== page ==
more fantasy archaeology

– the never-ending search for the Holy Grail …

The BBC is reporting what looks like another publicity scam

Fascination with the Holy Grail has lasted for centuries, and now the Bletchley Park code-breakers have joined the hunt. But what is it that’s made the grail the definition of something humans are always searching for but never actually finding?

Could an obscure inscription on a 250-year-old monument in a Staffordshire garden point the way to the Holy Grail – the jewelled chalice reportedly used by Jesus and his disciples at the Last Supper?

That is one theory entertained by Richard Kemp, the general manager of Lord Lichfield’s Shugborough estate in Staffs.

Kemp has called in world-renowned code-breakers to try to decipher a cryptic message carved into the Shepherd’s Monument on the Lichfield estate.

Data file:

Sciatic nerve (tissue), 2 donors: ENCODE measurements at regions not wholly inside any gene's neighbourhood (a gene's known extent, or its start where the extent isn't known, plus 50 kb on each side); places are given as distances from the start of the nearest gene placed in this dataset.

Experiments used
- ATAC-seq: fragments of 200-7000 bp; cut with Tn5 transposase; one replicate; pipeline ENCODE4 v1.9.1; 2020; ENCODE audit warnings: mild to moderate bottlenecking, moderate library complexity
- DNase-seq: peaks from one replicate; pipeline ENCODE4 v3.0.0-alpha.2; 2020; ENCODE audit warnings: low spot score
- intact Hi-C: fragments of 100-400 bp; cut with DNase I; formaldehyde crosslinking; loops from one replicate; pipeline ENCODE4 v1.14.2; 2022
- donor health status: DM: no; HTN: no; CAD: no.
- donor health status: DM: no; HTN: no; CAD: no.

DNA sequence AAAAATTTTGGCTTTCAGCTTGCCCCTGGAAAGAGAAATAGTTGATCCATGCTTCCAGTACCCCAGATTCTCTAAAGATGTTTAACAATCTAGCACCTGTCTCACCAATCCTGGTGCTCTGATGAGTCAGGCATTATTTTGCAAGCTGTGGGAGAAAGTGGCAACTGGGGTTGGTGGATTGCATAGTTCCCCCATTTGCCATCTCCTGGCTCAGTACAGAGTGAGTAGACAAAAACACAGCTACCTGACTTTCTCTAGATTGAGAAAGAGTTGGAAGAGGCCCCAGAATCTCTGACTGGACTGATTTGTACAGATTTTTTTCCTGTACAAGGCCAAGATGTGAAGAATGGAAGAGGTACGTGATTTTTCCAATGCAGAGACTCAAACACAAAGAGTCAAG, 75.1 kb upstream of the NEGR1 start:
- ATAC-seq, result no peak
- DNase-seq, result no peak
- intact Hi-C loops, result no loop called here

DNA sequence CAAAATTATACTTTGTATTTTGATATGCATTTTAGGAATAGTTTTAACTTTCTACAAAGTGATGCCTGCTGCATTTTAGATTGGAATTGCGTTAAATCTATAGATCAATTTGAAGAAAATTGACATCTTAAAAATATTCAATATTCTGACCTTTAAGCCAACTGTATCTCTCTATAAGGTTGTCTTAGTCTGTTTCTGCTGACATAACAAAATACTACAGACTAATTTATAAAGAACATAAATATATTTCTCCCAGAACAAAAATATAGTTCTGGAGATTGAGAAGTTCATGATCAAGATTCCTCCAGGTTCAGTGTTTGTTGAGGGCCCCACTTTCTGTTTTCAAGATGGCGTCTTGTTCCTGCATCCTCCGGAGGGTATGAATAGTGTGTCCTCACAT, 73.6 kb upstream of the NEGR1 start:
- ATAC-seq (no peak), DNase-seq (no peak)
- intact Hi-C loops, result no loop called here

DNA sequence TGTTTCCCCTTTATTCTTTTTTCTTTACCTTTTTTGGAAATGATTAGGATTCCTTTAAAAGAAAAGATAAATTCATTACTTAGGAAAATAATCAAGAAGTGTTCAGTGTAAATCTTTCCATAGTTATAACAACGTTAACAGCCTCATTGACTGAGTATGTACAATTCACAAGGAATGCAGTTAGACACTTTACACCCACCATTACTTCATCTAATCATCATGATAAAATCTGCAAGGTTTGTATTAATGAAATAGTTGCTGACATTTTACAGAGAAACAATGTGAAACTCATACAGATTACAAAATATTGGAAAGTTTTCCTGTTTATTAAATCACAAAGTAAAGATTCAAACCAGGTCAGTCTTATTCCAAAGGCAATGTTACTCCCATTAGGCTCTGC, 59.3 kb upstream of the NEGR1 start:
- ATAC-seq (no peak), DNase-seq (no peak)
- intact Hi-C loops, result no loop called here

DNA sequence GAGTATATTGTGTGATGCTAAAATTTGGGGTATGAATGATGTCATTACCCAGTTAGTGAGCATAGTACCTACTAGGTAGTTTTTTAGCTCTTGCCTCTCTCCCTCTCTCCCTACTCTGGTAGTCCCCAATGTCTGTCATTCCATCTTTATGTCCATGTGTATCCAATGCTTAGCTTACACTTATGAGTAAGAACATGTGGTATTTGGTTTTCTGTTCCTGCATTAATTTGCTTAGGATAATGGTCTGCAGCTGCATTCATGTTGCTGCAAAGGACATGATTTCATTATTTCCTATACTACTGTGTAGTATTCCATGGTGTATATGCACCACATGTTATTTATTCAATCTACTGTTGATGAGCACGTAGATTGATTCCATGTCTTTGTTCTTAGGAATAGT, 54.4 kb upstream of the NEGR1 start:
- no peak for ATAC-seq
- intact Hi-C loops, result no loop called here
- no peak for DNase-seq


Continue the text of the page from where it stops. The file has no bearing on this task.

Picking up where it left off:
The monument, built around 1748, features an image of one of Nicholas Poussin’s paintings, and beneath it the letters D.O.U.O.S.V.A.V.V.M.


As Brendan O’Neill puts it

The Grail – because it is mysterious and has always belonged in the realms of the imagination – is a marvellous focus for the new genre of ‘imagined history’, the idea that all history as taught and recorded is a vast cover-up. Once this kind of idea becomes current, particularly with the internet, it acquires a life of its own – regardless of whether it has any basis in reality.

Again we have here a classic and modernist narrative of overlooked clues, microfragments to be decoded by an inspired forensic imagination in pursuit of the truth that is out there but has been covered up by the state, the church, or ignorance, or by superstition. And at the heart – the artifact, mysterious and possessed of aura, veritable witness of history itself.

It is Dan Brown’s Da Vinci code.

I like the association with the internet’s new media – microfragments in a sea of noise and triviality – and all with lives of their own as we track them down in pursuit of ourselves.

All in all – profoundly archaeological.


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